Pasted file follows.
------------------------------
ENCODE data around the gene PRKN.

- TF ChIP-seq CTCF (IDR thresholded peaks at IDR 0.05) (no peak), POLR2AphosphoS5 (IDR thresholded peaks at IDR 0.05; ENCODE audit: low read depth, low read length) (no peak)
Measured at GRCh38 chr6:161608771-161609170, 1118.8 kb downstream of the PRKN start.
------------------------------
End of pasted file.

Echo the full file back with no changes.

ENCODE data around the gene PRKN.

- TF ChIP-seq CTCF (IDR thresholded peaks at IDR 0.05) (no peak), POLR2AphosphoS5 (IDR thresholded peaks at IDR 0.05; ENCODE audit: low read depth, low read length) (no peak)
Measured at GRCh38 chr6:161608771-161609170, 1118.8 kb downstream of the PRKN start.